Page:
Almost every scholarship requires that you write an essay in order to receive it. But what if you aren't good at writing essays? The field is already slanted against you before you've even begun.
As you've probably figured from the fact that I've written every article of this website myself, this is an obstacle I've never had to face. However, I have a friend with this problem and I've watched as time after time we apply for the same scholarships. Although she has a higher GPA, more financial need, and is generally better qualified for the scholarships than I am, each time I somehow always come out on top. Why? Because I write better essays. And it's not fair. Which is why I'm giving you (and her) advice on how to even the odds.
The key, of course, lies in the fact that those who award scholarships genuinely want to give it to the best qualified, whether or not they can write essays. Unfortunately, the only way for them to know the qualifications of a person and to get a feel for what they're like is through an essay. There are two ways around this: you can either play their game and acknowledge that you're at a disadvantage, or you can change the game altogether. My friend and I haven't had a chance to test these yet, so if you choose to do so, realize that you're breaking new ground. But what do you have to lose?
Route #1: Play Their Game Like I said, the people awarding scholarships are coming from a good place. This isn't an essay contest - it's all about the story and the need. They want to know what background you're coming from, how well qualified you are, and how much you need their help. So your first option is to write the best essay you can. Take it to English teachers, friends, parents, advisers and get their feedback on it. Get stumped writing? Try recording yourself explaining your response to the prompt, and then take that spoken response and use it to sculpt your essay. Somewhere within the essay, acknowledge without bitterness or pity that you aren't gifted in writing. Then tell the reader that you hope they'll see past the essay and to the person behind it. Move on to describe your accomplishments in other areas. At the very least, you've succeeded in getting the reader to look twice at what you wrote and perhaps reconsider their own preconceptions about scholarship essays.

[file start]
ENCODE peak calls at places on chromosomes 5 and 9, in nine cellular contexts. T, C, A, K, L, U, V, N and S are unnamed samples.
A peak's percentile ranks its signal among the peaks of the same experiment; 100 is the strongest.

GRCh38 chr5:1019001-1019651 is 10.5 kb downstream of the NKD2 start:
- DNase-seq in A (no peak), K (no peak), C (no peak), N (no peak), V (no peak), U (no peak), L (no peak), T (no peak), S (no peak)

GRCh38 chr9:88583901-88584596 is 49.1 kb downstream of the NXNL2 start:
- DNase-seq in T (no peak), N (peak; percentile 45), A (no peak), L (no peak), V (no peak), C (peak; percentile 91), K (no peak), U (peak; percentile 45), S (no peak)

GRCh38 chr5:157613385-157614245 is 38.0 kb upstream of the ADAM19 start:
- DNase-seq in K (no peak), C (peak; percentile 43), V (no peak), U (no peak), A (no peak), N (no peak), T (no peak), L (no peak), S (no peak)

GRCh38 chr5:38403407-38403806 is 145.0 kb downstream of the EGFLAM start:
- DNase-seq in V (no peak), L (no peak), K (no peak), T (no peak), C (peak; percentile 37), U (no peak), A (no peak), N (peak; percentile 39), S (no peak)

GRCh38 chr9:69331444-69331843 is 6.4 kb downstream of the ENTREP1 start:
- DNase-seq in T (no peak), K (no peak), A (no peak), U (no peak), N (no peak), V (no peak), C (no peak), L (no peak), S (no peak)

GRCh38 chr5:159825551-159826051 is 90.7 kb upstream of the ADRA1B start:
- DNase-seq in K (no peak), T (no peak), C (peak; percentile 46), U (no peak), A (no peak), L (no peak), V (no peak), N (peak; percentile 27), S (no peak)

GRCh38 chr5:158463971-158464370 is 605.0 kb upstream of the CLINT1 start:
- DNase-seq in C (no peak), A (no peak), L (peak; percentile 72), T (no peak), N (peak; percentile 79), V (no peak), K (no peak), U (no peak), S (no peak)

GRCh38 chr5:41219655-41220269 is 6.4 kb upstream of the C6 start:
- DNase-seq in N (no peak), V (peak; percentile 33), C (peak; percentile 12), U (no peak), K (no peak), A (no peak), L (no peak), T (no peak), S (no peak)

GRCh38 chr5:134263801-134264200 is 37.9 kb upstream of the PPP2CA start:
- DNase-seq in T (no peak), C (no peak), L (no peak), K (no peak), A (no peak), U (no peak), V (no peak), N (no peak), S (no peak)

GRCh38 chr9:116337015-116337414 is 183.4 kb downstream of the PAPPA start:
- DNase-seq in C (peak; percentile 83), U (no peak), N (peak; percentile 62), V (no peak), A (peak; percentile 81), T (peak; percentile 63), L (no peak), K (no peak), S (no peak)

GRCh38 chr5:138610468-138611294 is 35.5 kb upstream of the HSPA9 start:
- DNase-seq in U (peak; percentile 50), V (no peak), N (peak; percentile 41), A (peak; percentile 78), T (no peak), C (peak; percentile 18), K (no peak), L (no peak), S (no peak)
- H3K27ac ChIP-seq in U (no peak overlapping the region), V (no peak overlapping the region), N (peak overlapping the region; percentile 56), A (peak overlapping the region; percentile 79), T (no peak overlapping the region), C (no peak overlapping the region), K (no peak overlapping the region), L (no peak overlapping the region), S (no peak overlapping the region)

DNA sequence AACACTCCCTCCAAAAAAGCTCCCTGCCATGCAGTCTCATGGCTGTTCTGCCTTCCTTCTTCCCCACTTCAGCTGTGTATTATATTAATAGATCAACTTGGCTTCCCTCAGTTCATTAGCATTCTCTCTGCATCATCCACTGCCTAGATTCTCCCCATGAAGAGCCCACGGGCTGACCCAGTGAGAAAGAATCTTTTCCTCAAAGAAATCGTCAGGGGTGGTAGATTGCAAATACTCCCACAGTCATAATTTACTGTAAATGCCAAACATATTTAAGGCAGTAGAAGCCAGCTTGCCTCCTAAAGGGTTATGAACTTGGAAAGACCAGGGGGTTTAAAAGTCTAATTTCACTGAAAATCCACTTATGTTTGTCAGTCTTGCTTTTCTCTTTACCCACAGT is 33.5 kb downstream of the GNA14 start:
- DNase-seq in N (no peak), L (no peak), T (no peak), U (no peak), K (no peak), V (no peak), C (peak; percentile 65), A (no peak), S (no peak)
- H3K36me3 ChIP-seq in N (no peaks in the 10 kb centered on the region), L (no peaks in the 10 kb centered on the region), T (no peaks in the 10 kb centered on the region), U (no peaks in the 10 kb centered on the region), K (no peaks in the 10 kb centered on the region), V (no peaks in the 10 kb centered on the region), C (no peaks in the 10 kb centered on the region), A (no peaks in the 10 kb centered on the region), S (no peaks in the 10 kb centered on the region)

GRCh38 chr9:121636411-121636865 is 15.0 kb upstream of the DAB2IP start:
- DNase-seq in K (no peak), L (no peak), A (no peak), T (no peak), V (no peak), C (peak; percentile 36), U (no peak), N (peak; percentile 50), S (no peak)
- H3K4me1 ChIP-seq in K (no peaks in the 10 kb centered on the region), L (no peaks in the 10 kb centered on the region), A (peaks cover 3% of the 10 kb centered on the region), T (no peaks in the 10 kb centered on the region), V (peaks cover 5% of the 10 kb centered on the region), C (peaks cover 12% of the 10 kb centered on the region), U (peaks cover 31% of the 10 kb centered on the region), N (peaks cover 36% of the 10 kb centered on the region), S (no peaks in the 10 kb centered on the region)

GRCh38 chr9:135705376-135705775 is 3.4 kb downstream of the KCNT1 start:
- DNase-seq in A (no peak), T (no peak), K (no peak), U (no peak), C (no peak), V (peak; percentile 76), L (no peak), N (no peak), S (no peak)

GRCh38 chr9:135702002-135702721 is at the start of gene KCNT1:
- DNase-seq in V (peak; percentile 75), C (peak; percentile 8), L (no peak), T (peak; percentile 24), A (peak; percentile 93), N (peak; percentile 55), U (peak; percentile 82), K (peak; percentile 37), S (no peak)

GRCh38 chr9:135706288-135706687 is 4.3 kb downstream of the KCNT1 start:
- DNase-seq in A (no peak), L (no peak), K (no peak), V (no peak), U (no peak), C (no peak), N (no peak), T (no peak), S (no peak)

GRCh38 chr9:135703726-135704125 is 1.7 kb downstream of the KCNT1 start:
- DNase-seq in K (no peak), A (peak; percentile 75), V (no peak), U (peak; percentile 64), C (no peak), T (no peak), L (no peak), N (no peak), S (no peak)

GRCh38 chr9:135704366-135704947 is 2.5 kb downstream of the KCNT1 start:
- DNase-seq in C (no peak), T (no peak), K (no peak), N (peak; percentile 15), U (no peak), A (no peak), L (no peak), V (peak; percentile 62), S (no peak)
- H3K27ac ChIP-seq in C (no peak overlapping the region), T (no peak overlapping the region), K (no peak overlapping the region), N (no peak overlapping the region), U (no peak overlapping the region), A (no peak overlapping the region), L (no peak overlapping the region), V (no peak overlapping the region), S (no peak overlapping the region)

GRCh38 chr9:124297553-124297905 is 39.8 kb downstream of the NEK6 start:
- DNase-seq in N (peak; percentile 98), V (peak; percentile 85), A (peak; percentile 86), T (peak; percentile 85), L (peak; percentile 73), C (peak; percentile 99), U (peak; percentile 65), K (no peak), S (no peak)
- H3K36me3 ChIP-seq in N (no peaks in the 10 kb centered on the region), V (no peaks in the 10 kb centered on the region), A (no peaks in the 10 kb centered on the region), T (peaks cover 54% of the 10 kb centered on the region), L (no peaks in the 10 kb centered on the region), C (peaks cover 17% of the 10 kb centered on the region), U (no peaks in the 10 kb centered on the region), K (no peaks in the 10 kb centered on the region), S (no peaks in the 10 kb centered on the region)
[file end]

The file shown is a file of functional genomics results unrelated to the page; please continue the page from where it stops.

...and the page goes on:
Route #2: Change the Game So you can't write essays. So what? Show the committee what you can do. Make a video, write a poem or a play, make a collage, whatever works. Stay on the assigned topic, though. To increase your odds of success, send the scholarship's founders a quick email before you do this, explaining that you're a poor essay writer, but you're still qualified for their scholarship and you would like to use another medium to convey what other students were showing in the essay. It won't always work. But send out enough emails and someone is bound to give you a chance. There are even some scholarships out there that require a different medium than essays - videos, art, posters, they're all out there. All you have to do is look. And above all, don't let anything keep you from applying. There's no better way to guarantee you won't get a scholarship than not applying in the first place.
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